I have a bike I'm trying to sell because it's just been sitting in my basement. It looks as if someone primered it and the only thing I found was a serial number. Is there like a website I can look up more info on the bike using just that number?

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    posting a photo might be a good first step. Serial numbers exist on a per-manufacturer basis, and usually have a common prefix. Might be worth posting that too in case someone recognises it. – PeteH Dec 2 '15 at 13:57
  • bikeforums.net has no specific forum on the subject, but I do see a lot of questions posted asking for help identifying a bike. Do include pics. – Kennah Dec 11 '15 at 17:18
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    Post clear and well-lit pics and we can probably tell you something about it, but a brand ID is very unlikely unless it has some particularly unique features. – Criggie May 29 '19 at 10:02

The serial number on its own is basically useless. They're not like VINs on cars: there's no global database of them and they're not even guaranteed to be unique. Each manufacturer of frames uses whatever scheme they want, and the serial numbers are purely for their own stock control.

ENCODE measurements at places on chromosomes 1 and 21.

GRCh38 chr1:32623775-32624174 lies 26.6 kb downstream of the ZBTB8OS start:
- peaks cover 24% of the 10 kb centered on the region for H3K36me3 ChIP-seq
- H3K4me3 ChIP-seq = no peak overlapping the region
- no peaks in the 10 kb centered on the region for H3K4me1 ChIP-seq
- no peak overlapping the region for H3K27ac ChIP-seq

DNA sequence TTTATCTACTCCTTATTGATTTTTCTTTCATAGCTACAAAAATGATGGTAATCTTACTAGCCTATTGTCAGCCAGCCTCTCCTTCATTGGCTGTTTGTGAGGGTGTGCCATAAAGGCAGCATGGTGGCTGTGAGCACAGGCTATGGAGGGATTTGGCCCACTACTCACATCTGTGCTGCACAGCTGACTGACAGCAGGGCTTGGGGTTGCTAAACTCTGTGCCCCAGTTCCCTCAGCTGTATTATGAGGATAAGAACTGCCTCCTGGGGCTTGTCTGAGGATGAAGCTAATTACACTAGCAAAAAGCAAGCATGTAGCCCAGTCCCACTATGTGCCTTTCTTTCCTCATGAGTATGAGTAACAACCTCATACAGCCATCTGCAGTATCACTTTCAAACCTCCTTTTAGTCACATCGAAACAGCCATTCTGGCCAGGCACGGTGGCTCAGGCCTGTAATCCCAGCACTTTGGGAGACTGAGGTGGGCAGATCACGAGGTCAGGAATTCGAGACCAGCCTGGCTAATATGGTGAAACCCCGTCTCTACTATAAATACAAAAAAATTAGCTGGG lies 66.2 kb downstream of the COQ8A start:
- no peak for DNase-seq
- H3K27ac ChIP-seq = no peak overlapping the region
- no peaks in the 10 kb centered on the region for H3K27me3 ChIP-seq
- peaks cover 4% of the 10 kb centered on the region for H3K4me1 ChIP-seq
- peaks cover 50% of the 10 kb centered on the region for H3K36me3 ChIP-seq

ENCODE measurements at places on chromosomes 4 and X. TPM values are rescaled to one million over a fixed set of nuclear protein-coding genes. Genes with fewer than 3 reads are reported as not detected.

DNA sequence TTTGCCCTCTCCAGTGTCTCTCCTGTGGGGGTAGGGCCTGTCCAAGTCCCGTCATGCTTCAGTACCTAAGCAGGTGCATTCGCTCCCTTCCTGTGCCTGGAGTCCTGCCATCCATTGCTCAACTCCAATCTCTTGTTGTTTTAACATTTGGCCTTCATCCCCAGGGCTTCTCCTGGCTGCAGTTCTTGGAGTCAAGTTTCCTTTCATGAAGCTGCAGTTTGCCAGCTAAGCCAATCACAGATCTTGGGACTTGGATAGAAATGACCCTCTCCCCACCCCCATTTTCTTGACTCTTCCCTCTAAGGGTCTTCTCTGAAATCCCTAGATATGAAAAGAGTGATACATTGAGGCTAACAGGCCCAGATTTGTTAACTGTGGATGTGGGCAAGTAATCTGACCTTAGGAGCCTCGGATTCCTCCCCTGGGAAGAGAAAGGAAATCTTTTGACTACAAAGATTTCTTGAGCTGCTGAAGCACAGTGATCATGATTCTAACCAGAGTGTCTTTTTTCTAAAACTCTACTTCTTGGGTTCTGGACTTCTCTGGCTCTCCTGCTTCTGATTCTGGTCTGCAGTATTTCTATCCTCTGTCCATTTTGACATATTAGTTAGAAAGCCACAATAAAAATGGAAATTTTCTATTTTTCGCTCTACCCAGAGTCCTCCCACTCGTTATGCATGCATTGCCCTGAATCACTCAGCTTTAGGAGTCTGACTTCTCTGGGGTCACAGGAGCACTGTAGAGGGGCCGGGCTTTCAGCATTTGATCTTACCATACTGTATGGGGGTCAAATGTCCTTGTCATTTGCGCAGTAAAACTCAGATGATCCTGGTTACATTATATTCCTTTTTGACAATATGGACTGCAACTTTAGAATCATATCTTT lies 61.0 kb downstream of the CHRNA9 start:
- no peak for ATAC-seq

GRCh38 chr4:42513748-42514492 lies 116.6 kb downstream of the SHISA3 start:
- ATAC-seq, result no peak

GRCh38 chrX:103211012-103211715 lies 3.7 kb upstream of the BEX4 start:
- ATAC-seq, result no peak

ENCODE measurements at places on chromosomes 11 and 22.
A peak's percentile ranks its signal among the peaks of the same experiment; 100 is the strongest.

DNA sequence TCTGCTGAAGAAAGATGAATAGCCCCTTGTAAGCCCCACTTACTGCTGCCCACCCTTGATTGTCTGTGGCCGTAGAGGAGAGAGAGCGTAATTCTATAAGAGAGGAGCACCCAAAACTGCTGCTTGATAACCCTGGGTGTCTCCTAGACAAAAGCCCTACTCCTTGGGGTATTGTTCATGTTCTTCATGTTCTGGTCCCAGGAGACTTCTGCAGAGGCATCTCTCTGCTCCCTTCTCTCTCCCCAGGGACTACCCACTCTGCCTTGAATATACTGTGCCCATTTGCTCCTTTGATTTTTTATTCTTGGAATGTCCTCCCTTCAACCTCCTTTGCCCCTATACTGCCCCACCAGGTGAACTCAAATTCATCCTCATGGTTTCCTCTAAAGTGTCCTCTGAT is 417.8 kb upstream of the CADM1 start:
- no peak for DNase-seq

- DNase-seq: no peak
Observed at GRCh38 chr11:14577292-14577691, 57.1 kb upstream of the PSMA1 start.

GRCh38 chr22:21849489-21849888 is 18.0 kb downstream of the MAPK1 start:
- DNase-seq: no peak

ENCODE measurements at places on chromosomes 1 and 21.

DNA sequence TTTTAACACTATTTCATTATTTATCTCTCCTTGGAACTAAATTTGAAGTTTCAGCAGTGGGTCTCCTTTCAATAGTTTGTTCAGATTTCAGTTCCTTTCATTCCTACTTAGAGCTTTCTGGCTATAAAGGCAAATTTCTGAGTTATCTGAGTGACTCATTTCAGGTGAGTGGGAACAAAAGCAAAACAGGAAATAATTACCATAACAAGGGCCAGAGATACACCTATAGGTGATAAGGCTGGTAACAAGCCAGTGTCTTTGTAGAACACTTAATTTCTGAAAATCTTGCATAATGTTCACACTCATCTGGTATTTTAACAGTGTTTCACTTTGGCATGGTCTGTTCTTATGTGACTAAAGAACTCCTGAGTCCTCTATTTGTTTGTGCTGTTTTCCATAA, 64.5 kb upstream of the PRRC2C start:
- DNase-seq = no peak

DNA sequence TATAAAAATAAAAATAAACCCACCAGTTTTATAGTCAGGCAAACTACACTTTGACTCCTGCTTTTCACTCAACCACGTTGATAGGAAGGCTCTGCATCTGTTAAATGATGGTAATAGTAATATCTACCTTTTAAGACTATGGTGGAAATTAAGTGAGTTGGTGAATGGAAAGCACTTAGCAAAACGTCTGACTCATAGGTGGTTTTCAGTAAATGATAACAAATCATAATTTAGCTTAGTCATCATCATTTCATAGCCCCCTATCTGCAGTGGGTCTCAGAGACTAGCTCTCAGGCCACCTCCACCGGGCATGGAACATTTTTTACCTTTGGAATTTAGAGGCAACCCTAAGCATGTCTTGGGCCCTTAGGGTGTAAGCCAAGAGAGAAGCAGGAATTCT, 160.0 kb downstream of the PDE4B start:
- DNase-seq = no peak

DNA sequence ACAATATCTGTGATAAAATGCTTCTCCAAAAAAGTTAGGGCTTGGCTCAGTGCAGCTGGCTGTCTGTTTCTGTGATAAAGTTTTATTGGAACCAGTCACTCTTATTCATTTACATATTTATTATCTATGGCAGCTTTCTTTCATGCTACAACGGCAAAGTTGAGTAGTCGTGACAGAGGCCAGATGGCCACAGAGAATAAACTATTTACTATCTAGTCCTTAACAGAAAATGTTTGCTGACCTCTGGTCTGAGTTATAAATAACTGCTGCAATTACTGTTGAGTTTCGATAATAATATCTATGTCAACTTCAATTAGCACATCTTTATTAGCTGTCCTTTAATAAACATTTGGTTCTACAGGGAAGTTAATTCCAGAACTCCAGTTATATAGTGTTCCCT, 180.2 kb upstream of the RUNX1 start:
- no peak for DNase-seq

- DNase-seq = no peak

To identify the frame, you need to compare its appearance to frames whose manufacturer you know. However, unless there's something very distinctive about your particular frame, it's unlikely that anyone will manage to identify it. Most frames have nothing particularly special about them, and many are made in enormous factories in China that sell frames to whatever brand wants to buy.

If you've identified a small number of possible manufacturers, the format of the serial number might allow you to tell which of them is correct. But even then, it's something of a long shot.

See also, Why shouldn't I care what model/make/year my bicycle is?


We see many posts requesting help identifying bikes. Many older models had brand specific shapes or unique frame lugs that help identify them. With a few exceptions most modern bike frames have a generic shape. When you consider most frames are built in China in just a few factories it is easy to see why they all look similar. There is also some amount of multiple branding. Gary Fisher frames are made by Trek. Derby Cycles owns Focus, Univega, Nishiki and Raliegh brands. Dorel Cycles owns Pacific, IronHorse, Schwinn, Mongoose and Cannondale. This not to say that all the bikes made by a single conglomerate are the same quality. Just that there may be design influences that carryover betweem brands especially the one at the lower end of the product line.

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